4. The company would provide prospects with one or more EB-5 regional center projects as possible choices and background information about those centers. The company performed "due diligence" on each of the regional centers it selected for its clients.
5. Once a prospect identified which regional center was of most interest, the company “registered” the client with the applicable regional center by providing the name, contact information and visa status. The investors would deal directly with the regional center which would provide their offering documents to the prospective investors. Investors would contact the company from time to time if they had questions about the investments or offering materials.
6. The regional centers would compensate the company under “referral partner agreements” for each prospect who invested funds in an EB-5 offering. The fee was earned once the investor's I-526 petition (conditional green card) was approved by USCIS. The Order characterized the fee as a commission based on a fixed portion of the “administrative fee” the investor paid to the regional center and averaged around $35,000 per investor.
7. The company was paid fees for actively soliciting over 158 foreign investors who invested a total of $79 million in the regional centers. Most of the investors were referred to a limited number of regional centers.
Based on these activities the SEC determined that the company had willfully violated Section 15(a)(1) of the Exchange Act by engaging in the business of effecting transactions in, or inducing or attempting to induce the purchase or sale of, securities for the accounts of others without registering as a broker-dealer with the SEC or without associating with a broker-dealer registered with the SEC. Pursuant to the Order the company agreed to additional proceedings to determine whether it is appropriate to order disgorgement and/or civil penalties.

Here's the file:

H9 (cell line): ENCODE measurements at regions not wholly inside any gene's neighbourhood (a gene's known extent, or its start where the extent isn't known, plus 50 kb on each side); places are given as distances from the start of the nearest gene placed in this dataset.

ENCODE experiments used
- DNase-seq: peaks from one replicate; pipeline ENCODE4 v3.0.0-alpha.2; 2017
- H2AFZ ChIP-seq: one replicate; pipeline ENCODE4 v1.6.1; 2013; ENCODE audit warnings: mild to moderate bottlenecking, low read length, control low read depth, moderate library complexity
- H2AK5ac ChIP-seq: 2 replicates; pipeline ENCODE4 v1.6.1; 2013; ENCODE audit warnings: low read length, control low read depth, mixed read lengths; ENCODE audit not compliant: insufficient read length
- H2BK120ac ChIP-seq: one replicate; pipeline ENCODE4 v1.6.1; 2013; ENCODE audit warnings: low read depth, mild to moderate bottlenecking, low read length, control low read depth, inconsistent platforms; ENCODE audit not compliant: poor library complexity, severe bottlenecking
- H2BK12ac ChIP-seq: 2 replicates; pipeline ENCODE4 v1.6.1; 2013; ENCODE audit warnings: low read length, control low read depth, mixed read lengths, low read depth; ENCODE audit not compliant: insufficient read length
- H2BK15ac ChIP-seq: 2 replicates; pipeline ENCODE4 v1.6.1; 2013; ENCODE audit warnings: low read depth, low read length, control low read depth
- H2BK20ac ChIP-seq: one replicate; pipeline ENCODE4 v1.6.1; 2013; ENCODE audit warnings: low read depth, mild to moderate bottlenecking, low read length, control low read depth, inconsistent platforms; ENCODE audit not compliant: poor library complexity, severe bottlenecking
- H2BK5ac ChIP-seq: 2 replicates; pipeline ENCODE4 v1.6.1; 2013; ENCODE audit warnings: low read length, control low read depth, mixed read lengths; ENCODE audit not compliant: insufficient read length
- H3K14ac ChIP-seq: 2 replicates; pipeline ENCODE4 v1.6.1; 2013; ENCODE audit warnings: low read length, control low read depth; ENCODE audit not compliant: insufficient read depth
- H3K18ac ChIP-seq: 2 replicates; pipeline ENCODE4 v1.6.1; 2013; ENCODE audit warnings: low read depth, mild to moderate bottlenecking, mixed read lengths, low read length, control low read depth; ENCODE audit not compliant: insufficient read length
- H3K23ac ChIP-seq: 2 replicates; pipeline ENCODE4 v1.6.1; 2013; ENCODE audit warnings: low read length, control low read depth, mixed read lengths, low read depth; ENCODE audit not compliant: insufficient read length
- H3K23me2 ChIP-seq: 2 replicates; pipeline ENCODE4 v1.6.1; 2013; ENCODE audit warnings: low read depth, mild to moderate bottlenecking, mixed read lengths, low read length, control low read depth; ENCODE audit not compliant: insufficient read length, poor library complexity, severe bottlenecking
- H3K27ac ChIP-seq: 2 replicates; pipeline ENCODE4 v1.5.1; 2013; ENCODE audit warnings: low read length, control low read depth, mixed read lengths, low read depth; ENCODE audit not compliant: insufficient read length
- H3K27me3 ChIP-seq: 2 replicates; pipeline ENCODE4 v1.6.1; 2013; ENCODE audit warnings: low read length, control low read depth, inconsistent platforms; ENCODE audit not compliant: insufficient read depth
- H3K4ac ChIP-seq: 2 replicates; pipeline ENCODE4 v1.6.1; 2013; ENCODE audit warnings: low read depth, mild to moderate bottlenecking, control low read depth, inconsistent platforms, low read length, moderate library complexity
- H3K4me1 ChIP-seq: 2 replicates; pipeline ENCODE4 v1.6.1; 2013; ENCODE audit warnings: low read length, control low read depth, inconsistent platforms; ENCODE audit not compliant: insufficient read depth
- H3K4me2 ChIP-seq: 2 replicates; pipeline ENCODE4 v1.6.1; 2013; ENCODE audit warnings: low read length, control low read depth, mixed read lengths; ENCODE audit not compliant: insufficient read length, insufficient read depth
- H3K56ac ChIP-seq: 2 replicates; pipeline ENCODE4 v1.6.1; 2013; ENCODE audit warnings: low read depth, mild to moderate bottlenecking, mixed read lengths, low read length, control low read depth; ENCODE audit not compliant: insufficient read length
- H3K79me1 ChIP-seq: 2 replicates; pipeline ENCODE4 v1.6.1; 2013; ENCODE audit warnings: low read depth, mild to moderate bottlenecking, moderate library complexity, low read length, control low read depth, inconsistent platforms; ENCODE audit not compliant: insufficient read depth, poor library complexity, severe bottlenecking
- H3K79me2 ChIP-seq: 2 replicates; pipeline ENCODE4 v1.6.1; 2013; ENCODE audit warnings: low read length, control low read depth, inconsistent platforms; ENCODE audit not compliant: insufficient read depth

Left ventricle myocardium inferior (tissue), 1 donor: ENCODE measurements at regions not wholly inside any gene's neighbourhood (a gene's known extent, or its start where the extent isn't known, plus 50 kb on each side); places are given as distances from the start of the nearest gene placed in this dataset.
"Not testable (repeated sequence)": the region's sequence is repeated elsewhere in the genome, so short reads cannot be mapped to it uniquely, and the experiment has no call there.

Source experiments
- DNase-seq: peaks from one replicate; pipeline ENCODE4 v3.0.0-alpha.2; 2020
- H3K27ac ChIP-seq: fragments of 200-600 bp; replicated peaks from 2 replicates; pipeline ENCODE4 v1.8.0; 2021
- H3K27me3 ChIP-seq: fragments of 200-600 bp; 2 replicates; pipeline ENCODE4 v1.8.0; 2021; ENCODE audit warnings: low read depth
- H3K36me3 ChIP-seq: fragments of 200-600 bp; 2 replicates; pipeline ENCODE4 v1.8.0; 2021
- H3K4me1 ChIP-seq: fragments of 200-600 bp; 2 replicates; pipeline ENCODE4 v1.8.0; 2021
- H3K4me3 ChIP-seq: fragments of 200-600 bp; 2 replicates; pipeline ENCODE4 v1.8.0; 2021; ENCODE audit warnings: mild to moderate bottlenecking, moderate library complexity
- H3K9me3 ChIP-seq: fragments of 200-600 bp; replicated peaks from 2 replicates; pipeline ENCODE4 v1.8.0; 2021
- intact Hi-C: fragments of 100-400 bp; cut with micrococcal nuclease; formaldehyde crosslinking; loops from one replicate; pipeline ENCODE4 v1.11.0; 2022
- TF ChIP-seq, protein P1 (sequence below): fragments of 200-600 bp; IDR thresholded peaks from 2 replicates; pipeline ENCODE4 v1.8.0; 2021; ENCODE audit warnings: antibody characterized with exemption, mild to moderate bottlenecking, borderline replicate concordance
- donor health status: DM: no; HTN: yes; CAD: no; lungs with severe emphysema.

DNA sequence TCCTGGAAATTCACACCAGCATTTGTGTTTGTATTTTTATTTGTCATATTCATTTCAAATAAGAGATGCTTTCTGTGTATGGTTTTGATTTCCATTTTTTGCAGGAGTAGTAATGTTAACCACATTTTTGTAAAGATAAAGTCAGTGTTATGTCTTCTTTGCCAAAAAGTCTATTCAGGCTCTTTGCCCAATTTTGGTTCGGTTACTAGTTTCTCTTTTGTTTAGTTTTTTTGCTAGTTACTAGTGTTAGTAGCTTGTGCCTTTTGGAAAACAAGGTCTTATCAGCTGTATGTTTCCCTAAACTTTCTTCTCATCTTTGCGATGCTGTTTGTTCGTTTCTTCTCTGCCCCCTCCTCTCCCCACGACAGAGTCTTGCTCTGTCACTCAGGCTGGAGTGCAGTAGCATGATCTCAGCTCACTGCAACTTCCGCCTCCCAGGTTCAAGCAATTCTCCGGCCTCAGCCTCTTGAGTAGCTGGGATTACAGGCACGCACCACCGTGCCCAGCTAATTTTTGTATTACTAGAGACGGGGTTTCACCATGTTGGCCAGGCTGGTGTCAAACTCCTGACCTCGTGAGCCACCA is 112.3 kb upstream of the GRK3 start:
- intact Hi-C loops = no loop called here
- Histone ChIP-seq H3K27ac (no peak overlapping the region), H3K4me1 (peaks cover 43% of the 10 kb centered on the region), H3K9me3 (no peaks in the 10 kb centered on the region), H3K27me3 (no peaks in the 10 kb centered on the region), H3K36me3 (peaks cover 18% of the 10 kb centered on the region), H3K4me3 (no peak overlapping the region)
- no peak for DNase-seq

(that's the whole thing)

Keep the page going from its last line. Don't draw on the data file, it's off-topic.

The EB-5 industry has been the subject of increased scrutiny from regulators in recent years as a result of a number of scandals involving misrepresentations made in connection with purported EB-5 projects. This Order is perhaps evidence of the clampdown by the SEC on unlawful offering practices that has been rumored for some time. The proceeding may be the first in a number of actions designed to ensure that investors in EB-5 offerings in the future receive the protections afforded by the United States securities laws, including administration of the investment process by licensed persons subject to SEC and FINRA oversight.
Regional centers and other sponsors of EB-5 projects have been cautioned previously through industry journals and conferences on the risks of using unlicensed persons in their fundraising efforts. However, to the author’s knowledge, this is the first settlement order by the SEC involving an intermediary that has engaged in unlicensed activities. Industry participants should be reminded that Section 29(b) of the Exchange Act provides that any contract made in violation of any provision of the Exchange Act is void as to the rights of any person in violation of the relevant Exchange Act provision and may create rescission rights in favor of investors.